A Mighty Heart [Blu-ray]
(Michael Winterbottom, 2007)
Review by Gary Tooze
Disc Size: 37,133,390,052 bytes
Feature Size: 33,814,315,008 bytes
Average Bitrate: 41.80 Mbps
Case: Standard Blu-ray case
Release date: March 24th, 2009
Aspect ratio: 2.35:1
Video codec: MPEG-4 AVC Video
Dolby TrueHD Audio English 3303 kbps 5.1 / 48 kHz / 3303 kbps / 24-bit (AC3 Core: 5.1 / 48 kHz / 640 kbps)
Dolby Digital Audio French 640 kbps 5.1 / 48 kHz / 640 kbps
Dolby Digital Audio Spanish 640 kbps 5.1 / 48 kHz / 640 kbps
English, French, Portuguese, Spanish, none
• Journey of Passion: The Making of A Mighty Heart
• Trailer in HD (2:23)
Description: Academy Award winner Angelina Jolie (The
Good Shepherd) "gives one of the most commanding and
moving performances of her career" (Richard Roeper, Ebert &
Roeper) in this shocking true story based on Mariane Pearl's
"A Mighty Heart" begins with shots of the teeming streets of Karachi, Pakistan, a city with a population that seems jammed in, shoulder to shoulder. Terrorists will emerge from this sea of humanity, kidnap the American journalist Daniel Pearl and disappear. The film is about the desperate search for Pearl (Dan Futterman) before the release of the appalling video showing him being beheaded. It is told largely through the eyes of and based on a memoir by his widow, Mariane.
What is most fascinating about Mariane Pearl, in life and in this movie, is that she is not a stereotyped hysterical wife, weeping on camera, but a cool, courageous woman who behaves in a way best calculated to save her husband's life. Listen to her speak and sense how her mind works. While you experience the fear and tension that Winterbottom records, see also how she tries to use it and not merely be its victim. (In the same sense, the statements of the parents of Blair Holt, the boy who died in a senseless shooting on a Chicago bus, have glowed with intelligence and sanity, despite their grief.)
This came out in HD October 2007 - and while this probably improves by taking up more space than the single-disc capacity of that format - it may not be readily noticeable. The Blu-ray offers a healthy bitrate on the dual-layered disc and supports the film's rougher textures with visuals of the streets of India and Pakistan looking gritty, dusty and grim. There is reasonably heavy grain and if you are a fan of this style this Blu-ray will result in an impressive and theatrically accurate image. It doesn't, however, have any type of glossy, highly-detailed, appearance for most of the film but the style changes at times and this only goes to showcase versatility of the 1080P transfer. I have no complaints whatsoever but fans expecting pristine will be left wanting as the film itself did not export that look. It appears to excel over the SD-DVD (reviewed HERE) in terms of a brighter, more stable and tighter image.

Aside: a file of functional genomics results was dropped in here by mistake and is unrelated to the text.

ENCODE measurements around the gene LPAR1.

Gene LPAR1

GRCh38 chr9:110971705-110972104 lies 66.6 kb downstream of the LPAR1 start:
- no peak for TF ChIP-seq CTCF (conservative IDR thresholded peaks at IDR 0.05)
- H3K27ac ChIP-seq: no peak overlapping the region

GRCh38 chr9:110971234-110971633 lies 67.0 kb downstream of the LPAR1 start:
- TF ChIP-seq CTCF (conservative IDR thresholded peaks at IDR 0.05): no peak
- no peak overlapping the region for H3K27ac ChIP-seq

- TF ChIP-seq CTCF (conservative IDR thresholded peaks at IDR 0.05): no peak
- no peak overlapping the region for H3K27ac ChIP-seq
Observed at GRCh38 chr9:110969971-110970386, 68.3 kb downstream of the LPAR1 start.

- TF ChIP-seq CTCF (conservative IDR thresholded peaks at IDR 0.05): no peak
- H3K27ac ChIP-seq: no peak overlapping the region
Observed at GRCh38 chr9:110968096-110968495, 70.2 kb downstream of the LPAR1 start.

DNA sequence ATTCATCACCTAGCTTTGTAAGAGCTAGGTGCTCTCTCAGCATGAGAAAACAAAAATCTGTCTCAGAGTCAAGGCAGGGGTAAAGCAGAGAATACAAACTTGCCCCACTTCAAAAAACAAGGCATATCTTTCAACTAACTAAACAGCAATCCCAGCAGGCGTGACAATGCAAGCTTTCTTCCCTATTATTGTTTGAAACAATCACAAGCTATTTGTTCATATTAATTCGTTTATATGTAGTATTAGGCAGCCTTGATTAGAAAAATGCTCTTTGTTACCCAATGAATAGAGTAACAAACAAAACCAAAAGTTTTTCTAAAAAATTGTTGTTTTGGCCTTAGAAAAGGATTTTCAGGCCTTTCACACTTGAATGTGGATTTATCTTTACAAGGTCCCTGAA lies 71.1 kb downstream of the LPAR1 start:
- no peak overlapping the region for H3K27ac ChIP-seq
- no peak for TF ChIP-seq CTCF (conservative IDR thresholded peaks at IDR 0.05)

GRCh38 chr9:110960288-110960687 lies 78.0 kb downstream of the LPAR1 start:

CLICK EACH BLU-RAY CAPTURE TO SEE ALL IMAGES IN FULL 1920X1080 RESOLUTION
The Blu-ray offers TrueHD in 3303 kbps as well as 2 foreign language DUBs in standard 5.1. There are very few aggressive moments - with minimal gunplay and the majority of the audio being dialogue. Extraneous sounds of crowds and marketplaces subtly separate. While the TrueHD sounds adequately crisp it may take a trained ear to distinguish it from the DVD's 5.1. Technically though - this is the best offered for home theater and there are optional subtitles.
Duplicated from the previous SD-DVD with a quasi 'making of...' in the guise of Journey of Passion: The Making of A Mighty Heart which runs 1/2 an hour. It has input from many and gives more of a background to production etc. There is a very brief Public Service Announcement from Pearl Foundation for just over 2 minutes and a piece on a Committee to Protect Journalists for less than 10. The only think in HD is a trailer for 2.5 minutes.
March 16th, 2009
About the Reviewer: Hello, fellow Beavers! I have been interested in film since I viewed a Chaplin festival on PBS when I was around 9 years old. I credit DVD with expanding my horizons to fill an almost ravenous desire to seek out new film experiences. I currently own approximately 7500 DVDs and have reviewed over 3000 myself. I appreciate my discussion Listserv for furthering my film education and inspiring me to continue running DVDBeaver. Plus a healthy thanks to those who donate and use our Amazon links.
Although I never wanted to become one of those guys who
focused 'too much' on image and sound quality - I
find HD is swiftly pushing me in that direction. So be
it, but film will always be my first love and I list my
favorites on the old YMdb site now accessible
Sony BDP-S300 1080p Blu-ray Disc Player
Gary W. Tooze
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